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Is Student Activism in Zimbabwe Still the Voice of Students Interests or a Vehicle for Political Agendas of the Elites?

By Francis Mukora

Since the turn of the millennium, the effectiveness of student politics in advancing issues of concern to Zimbabwean students has been steadily waning with both the Zimbabwe National Students Union (ZINASU) and the Zimbabwe Congress of Students Unions (ZICOSU) being accused of showing more interest and allegiance to the opposition Movement for Democratic Change (MDC) and the ruling ZANU PF party respectively at the expense of student welfare.

The political parties’ influence on these rival student bodies has become so enormous that often times, they prefer to antagonize each other instead of collaborating in pursuit of the common good of students across the country. While there is nothing wrong with their alignment to political parties of similar ideologies, such association should not be at the expense of their core mandate which seem to have compromised their whole essence and relevance.

When you hear that a body such as ZICOSU benefitted from the misappropriation of funds such as happened with the ZIMDEF scandal, you know that they are not here to represent the interest of students but themselves and their political parties,”

Consequent to what they view as a loss of focus, most students across the country have tended to shy away from activities associated with students unions. Bridget Chigovanyika, a student at the National University of Science and Technology (NUST), said student representative bodies no longer have any relevance to the struggle of students since they have not been able to provide solutions to a myriad of challenges faced by students across the country.

The political polarity and blatant allegiance characterizing ZINASU and ZICOSU led to the formation of a third student union called the Zimbabwe International Students’ Alliance (ZISA) in 2015 which has however also remained largely unknown among most students two years down the line despite its pledge to represent student issues without any political affiliation.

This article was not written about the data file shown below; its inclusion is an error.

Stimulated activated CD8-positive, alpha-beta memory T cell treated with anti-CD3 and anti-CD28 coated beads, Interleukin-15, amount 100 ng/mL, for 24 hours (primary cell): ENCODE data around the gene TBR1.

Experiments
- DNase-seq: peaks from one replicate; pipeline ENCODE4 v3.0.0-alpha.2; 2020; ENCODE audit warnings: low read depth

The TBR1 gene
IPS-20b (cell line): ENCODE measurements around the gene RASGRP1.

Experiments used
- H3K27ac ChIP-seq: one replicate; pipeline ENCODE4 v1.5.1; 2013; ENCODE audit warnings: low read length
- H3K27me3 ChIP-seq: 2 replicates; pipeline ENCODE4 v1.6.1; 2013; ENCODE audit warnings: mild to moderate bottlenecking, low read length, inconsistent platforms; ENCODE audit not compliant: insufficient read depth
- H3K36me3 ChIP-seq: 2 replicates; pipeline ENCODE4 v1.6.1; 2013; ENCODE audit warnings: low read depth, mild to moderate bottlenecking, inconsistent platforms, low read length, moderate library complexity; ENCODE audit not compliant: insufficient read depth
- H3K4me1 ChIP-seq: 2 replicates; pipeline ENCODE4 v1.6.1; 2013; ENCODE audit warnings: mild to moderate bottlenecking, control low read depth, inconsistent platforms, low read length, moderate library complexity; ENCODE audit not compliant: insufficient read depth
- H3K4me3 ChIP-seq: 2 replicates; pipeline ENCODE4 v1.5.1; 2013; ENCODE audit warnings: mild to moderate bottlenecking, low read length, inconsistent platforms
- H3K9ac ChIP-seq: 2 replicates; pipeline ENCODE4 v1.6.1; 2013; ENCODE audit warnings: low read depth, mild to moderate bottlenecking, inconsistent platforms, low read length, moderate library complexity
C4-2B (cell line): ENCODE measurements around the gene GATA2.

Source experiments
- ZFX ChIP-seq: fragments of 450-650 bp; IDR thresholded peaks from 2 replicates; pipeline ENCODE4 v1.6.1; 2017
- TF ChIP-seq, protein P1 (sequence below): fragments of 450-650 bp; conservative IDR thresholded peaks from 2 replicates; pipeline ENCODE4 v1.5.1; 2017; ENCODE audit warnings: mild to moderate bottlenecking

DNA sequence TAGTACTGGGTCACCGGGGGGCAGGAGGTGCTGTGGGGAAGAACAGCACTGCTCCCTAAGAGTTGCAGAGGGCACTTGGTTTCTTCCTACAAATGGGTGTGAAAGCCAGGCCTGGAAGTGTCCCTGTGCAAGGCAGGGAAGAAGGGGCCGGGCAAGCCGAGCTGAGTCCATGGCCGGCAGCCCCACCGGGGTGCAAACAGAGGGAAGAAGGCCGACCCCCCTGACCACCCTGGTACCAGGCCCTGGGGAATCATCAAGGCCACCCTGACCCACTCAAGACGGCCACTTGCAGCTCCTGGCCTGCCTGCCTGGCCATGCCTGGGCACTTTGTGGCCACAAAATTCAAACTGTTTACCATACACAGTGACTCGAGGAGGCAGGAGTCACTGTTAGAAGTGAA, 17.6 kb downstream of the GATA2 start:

According to Paul Mumanyi, another student at the Bindura University of Science Education, student representative bodies began losing the faith of students when they adopted a “see no evil, hear no evil” attitude to the excessive of their favorite parties instead of being critical and progressive pressure groups that advances the interests of students and the nation at large.

When you hear that a body such as ZICOSU benefitted from the misappropriation of funds such as happened with the ZIMDEF scandal, you know that they are not here to represent the interest of students but themselves and their political parties,” said Mumanyi. “Why then should we trust them as students, especially when both of them are more interested in furthering the interests of ZANU PF and the MDC while students continue to suffer?”

These sentiments by the students who are supposed to be looking at student politics with optimism shows that something needs to be done urgently if the credibility of student bodies as genuine representatives of student concerns is to be revived to the levels of the days of the former leaders such as Arthur Mutambara, Munyaradzi Gwisai and Job Sikhala among others.